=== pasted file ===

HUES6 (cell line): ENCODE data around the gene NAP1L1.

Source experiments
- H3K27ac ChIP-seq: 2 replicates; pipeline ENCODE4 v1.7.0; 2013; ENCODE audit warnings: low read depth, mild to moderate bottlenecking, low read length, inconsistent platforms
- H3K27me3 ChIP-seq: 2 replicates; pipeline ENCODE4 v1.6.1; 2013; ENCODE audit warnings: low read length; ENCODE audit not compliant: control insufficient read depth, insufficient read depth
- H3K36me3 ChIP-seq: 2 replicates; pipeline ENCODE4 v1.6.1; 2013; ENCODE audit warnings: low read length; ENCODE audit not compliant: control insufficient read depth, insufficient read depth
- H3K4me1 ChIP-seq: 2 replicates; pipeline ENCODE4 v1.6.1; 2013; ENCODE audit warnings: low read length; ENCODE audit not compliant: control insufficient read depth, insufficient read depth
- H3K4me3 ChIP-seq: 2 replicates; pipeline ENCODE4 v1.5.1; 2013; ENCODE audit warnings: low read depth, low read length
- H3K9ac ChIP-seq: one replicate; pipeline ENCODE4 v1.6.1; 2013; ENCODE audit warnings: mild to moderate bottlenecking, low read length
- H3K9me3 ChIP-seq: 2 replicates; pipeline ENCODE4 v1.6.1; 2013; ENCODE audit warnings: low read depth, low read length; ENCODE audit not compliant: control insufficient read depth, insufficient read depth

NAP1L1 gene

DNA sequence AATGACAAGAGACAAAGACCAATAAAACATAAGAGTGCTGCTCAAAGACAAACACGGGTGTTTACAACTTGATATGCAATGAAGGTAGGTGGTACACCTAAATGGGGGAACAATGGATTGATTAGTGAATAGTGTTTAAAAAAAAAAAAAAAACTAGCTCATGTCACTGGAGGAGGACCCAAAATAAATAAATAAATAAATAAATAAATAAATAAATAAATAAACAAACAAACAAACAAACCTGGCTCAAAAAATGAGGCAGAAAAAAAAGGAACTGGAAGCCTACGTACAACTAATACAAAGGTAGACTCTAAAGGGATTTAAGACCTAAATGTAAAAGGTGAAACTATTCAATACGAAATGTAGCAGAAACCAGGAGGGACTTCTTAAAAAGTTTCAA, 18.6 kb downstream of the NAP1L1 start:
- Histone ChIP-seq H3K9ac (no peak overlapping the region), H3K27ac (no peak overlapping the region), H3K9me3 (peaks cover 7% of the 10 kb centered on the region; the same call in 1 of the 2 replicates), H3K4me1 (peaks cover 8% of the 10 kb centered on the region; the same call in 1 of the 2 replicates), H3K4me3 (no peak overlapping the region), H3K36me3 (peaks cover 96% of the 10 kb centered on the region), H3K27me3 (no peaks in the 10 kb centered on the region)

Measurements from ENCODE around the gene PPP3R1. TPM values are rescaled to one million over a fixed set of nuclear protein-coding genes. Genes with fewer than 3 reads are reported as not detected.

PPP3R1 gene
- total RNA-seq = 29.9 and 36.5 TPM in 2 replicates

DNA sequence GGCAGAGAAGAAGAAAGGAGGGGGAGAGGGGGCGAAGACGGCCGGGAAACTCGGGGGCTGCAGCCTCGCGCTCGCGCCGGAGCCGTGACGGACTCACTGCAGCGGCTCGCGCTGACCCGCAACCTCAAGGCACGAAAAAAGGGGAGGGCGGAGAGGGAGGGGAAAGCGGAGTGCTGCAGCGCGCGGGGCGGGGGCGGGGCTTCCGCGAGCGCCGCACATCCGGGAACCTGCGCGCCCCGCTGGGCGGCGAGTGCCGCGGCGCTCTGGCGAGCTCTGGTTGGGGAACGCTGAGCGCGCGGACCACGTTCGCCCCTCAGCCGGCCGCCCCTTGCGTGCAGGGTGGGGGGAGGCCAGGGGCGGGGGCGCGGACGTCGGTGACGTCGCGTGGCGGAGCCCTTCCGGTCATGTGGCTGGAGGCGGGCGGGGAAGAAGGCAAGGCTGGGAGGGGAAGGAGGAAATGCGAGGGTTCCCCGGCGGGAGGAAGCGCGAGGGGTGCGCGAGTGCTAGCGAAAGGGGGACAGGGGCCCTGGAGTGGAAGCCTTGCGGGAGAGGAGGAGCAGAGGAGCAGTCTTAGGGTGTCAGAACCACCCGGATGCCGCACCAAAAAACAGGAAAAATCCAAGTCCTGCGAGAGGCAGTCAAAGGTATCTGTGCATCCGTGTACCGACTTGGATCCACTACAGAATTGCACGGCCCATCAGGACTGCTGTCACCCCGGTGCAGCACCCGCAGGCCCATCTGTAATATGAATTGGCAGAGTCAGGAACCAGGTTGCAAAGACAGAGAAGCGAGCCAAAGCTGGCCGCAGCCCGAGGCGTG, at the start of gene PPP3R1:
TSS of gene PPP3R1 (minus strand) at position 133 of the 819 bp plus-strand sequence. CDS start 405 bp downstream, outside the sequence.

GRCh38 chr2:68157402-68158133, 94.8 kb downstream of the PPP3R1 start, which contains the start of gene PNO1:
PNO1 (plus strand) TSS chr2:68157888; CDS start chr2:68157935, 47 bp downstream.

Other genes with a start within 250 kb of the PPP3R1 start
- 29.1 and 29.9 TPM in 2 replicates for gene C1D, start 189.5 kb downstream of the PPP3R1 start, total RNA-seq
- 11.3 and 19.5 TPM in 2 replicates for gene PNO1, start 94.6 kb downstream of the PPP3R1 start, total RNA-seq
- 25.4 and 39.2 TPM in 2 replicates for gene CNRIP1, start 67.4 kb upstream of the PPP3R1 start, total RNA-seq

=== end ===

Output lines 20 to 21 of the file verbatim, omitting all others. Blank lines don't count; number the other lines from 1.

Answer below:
Other genes with a start within 250 kb of the PPP3R1 start
- 29.1 and 29.9 TPM in 2 replicates for gene C1D, start 189.5 kb downstream of the PPP3R1 start, total RNA-seq